LHCb observes an exceptionally large group of particles
16 - 03 - 2017
The image above shows the data (black dots) of the reconstructed mass distribution resulting from the combination of the Ξc+ and K- particles. The five particle states are the five narrow peaks standing out from the data distribution. (Image: LHCb collaboration)
In what is an exceptional observation, the LHCb experiment at CERN has discovered a new system of five particles in a single analysis.
The LHCb experiment at CERN is a hotbed of new and outstanding physics results. In just the last few months, the collaboration has announced the measurement of a very rare particle decay and evidence of a new manifestation of matter-antimatter asymmetry, to name just two examples.
In a paper released today, the LHCb collaboration announced the discovery of a new system of five particles all in a single analysis. The exceptionality of this discovery is that observing five new states all at once is a rather unique event.
The particles were found to be excited states – a state that has a higher energy than the absolute minimum configuration (or ground state) – of a particle called Ωc0. This Ωc0 is a baryon, a particle with three quarks, containing two “strange” and one “charm” quark. Ωc0decays via the strong force.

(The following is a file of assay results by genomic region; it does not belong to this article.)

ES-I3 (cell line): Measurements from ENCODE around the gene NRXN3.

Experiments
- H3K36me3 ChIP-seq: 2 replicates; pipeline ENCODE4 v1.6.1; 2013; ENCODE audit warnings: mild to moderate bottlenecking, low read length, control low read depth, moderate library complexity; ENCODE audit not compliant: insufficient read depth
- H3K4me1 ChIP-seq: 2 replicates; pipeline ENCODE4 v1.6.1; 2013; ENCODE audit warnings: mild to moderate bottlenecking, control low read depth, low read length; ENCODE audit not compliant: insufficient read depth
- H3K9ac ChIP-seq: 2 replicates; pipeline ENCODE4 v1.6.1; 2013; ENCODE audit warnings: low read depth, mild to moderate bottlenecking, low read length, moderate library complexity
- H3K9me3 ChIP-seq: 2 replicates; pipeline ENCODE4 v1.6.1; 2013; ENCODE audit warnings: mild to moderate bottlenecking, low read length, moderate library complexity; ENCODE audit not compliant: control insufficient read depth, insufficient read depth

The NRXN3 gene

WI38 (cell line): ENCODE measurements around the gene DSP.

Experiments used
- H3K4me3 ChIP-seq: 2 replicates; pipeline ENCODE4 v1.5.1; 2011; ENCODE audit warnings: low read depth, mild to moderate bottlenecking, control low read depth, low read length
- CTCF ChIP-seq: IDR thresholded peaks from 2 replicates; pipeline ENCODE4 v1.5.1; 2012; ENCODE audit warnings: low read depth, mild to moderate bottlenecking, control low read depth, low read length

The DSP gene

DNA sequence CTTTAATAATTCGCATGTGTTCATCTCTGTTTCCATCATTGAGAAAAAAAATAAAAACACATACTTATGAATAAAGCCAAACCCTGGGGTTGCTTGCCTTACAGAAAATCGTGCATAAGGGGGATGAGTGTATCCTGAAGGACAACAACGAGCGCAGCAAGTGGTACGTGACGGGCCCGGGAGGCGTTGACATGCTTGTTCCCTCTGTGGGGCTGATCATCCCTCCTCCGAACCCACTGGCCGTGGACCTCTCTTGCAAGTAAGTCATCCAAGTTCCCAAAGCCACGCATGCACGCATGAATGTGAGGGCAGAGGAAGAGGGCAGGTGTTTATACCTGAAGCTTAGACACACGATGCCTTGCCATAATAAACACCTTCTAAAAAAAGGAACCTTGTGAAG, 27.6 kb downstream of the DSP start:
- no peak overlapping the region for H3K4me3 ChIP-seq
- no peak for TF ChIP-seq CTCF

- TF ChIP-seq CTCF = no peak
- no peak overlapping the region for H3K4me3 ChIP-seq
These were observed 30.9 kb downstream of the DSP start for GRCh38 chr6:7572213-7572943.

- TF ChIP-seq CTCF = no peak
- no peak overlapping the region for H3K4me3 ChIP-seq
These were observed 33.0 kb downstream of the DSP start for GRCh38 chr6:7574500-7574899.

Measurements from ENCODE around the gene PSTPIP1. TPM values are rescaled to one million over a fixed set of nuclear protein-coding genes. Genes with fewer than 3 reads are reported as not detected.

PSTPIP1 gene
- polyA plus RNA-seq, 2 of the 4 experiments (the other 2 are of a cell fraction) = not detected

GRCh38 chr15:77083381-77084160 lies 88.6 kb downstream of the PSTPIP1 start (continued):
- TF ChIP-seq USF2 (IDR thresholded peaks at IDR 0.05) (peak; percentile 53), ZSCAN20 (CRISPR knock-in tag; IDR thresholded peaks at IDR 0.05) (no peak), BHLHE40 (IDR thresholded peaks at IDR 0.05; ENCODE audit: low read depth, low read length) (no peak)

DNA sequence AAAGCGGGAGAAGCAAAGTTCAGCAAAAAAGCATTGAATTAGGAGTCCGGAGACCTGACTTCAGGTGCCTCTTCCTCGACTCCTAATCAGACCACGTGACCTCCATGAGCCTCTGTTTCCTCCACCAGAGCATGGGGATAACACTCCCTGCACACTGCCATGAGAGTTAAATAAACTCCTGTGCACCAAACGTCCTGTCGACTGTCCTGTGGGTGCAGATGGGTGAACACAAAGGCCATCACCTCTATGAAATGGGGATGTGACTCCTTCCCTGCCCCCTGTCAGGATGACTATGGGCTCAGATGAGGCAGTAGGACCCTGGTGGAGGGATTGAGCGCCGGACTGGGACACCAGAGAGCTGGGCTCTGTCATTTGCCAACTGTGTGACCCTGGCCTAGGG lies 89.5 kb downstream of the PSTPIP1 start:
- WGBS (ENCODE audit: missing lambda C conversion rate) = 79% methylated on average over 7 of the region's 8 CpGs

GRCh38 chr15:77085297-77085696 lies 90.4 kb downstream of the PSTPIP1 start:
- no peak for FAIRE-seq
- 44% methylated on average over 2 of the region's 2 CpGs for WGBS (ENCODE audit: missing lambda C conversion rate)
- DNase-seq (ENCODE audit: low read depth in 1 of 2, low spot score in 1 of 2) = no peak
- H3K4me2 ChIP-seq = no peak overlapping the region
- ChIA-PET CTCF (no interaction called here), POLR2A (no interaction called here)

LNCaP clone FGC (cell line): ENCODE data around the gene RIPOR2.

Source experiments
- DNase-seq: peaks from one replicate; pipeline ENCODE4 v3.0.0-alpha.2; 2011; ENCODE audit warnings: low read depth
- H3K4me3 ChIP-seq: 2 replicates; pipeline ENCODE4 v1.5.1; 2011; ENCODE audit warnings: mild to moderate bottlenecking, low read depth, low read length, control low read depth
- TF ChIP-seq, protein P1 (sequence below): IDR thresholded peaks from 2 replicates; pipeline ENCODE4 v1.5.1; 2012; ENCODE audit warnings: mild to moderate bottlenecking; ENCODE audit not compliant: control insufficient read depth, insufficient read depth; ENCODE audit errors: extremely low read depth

The ground state has been known about for quite some time. But little is known about the excited states, where the quarks are in a higher energy configuration. Eighteen such states are predicted by theory models but yet undiscovered. Today LHCb announces the observation of five of them, corresponding to narrow peaks in the figure on the right.
“This discovery demonstrates the capabilities of the LHC to produce new yet unknown particles,” said Nikhef researcher Patrick Koppenburg. These observations are tests of the theoretical description of the strong nuclear force. While it is known that quarks usually come in packs of three, nobody knows exactly why and how the strong force binds them together. Other such states are expected to be discovered in the future, including hopefully new types of pentaquarks.”
“The next step will be the determination of the quantum numbers of these new particles – characteristic numbers used to identify the properties of a specific particle – and the determination of their theoretical significance”, adds Antimo Palano, LHCb scientist from Bari university. “It will contribute to understanding how the three constituent quarks are bound inside a baryon”.
More information on this result can be found on the LHCb website and in the scientific paper.